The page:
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Early 2014 ACC Coastal power rankings: Miami could lead crowded division

Let Steven Muma try to make some sense out of the mad world known as the ACC's Coastal Division. It's way too early to lock in a standings prediction, but we can try and estimate how they might stack up.

David Manning-USA TODAY Sports

While Florida State and Clemson managed to set themselves apart in recent years and create a little order in the Atlantic as a result, the ACC's Coastal Division has been chaotic. There's no current dominant force, not with the recent decline of Frank Beamer's Virginia Tech program.

Instead, the last two seasons have seen a bunch of fringe top-25 teams beating each other up without establishing much clarity. In 2012, three teams finished tied for first with 5-3 league records; in 2013, Duke rose just above the fray to claim the outright division crown at 6-2.

What's in store for 2014? There's no telling, but here is some foolishly early prognosticating (also, here's a way-too-early look at the ACC Atlantic):

1. Miami

2013 finish: 9-4, tied for second in Coastal, unranked

Returning starters: 14 [Editor's note: As always, a nebulous number, since these things aren't official.]

Assuming Miami is able to adequately replace quarterback Stephen Morris, there's a lot to like about the Hurricanes' prospects. Among the starters returning are the guys who led the team in rushing yards (Duke Johnson), tackles (Denzel Perryman), sacks (Tyriq McCord) and interceptions (Tracy Howard) in 2013.

Just getting Johnson back healthy does enough for Miami's outlook; he missed a significant portion of last season because of a serious ankle injury, depriving the Hurricanes of its most explosive backfield option -- during his absence, the Canes went 2-3, though the schedule did get much tougher. The Hurricanes were also without wide receiver Phillip Dorsett for quite a while as well. He led the team in receiving in 2012, and when you add him back into the mix alongside the emerging Stacy Coley, this offense begins to look formidable.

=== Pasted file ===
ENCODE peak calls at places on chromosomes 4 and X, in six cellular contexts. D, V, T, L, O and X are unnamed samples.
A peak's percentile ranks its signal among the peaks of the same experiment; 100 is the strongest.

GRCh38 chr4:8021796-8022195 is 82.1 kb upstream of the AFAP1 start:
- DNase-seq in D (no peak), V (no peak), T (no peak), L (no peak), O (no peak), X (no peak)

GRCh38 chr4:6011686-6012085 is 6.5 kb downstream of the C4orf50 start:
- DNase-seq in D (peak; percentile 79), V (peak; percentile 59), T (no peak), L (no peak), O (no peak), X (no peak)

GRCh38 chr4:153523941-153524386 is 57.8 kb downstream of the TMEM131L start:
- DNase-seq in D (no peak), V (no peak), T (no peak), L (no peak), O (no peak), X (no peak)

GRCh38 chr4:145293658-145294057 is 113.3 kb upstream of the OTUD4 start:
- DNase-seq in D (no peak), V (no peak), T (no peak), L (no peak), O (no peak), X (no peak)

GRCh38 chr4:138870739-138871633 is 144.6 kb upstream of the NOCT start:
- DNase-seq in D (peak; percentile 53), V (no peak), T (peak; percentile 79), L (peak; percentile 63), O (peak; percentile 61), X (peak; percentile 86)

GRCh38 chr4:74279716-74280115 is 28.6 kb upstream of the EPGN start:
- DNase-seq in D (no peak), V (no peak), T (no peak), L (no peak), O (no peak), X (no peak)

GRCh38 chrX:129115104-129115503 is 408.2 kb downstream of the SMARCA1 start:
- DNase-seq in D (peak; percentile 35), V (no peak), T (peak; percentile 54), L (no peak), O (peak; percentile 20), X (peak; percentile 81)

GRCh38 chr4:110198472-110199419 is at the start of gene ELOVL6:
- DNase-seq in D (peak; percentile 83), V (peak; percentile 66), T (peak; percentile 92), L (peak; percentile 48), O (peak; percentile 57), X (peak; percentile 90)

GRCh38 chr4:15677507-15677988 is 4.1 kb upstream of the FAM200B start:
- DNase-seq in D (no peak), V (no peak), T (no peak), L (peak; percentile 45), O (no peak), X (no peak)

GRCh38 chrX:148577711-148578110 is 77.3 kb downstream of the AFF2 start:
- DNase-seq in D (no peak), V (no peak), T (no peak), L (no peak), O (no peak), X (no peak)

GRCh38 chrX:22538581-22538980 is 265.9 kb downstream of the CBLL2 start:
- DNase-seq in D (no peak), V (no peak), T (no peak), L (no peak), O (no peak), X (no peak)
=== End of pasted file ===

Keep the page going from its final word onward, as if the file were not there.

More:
Help's coming, too. The Hurricanes put together the best recruiting class in the division; it includes several four-star players on both sides of the ball who might end up making early impacts, including quarterback Brad Kaaya.

That recruiting class is good news for a Miami defense that, in general, wasn't good last season. The unit ranked 91st in the country according to F/+, and if there's a compelling reason to knock the Hurricanes down a peg or two, that is it.

2. North Carolina

2013 finish: 7-6, fifth in Coastal, unranked

Returning starters: 14

Losing quarterback Bryn Renner to multiple injuries may have cost the 2013 Heels some progress but it should end up paying off in 2014, since the situation forced Marquise Williams to get more meaningful reps. By the time November rolled around, it was Williams' show, and he helped the Tar Heels finish strong after a 1-5 start to the year.

North Carolina will have to replace all-conference tight end Eric Ebron, but this is a team with the tools to do it. UNC had five guys not named Ebron catch 20-plus passes last season, all of whom are returning. Quinshad Davis is a safe bet to step into the No. 1 receiver role, and his ability to make plays will ease the pain of Ebron's exit.

There are some pressing issues for the Heels, however. Offensive coordinator Blake Anderson left to take the head coaching job at Arkansas State, and he brought a couple of UNC assistants with him. It's fair to wonder how the Tar Heels' offense will adjust, but Larry Fedora promoted from within to help fill that absence, which will help -- Gunter Brewer and Kapilovic will serve as co-offensive coordinators. Fedora also nabbed Indiana offensive coordinator Seth Littrell, who'll oversee the offense. Littrell ran a similar style of offense with the Hoosiers.

On the other side of the ball, UNC returns the bulk of its starters, though it will need to replace All-ACC defensive end Kareem Martin, who led the team with 11.5 sacks, and a couple of experienced players in the secondary. This unit hasn't always been dependable since Fedora's arrival; it will have to get better for the Heels to claim the Coastal.

3. Duke

2013 finish: 10-4, first in Coastal, No. 22 in Coaches Poll, No. 23 in AP Poll

Returning starters: 15

Duke's breakthrough can largely be credited to its defense, which improved from 116th in 2012 to 40th in 2013, according to F/+. The Blue Devils went from complete disaster to competent almost overnight, and for all the credit David Cutcliffe rightfully gets as a coach who can construct an offense, the job his staff did with its defense is perhaps his biggest accomplishment in Durham.

This program is no flash in the pan, strange as that still seems at times -- the foundation is there for continued success, and the Blue Devils return enough key contributors to keep them in the division hunt. Quarterbacks Anthony Boone and Brandon Connette will be back, as will all-conference receiver Jamison Crowder, who caught 108 passes last season.

Like their rivals up the road, the Blue Devils lost their offensive coordinator during the offseason -- Kurt Roper was hired by Florida in an effort to revive the Gators' offense. But Duke also has the perfect man to lead a transition like this in Cutcliffe. The offense is already crafted in his image, which is reason enough to think there won't be major hiccups.

4. Virginia Tech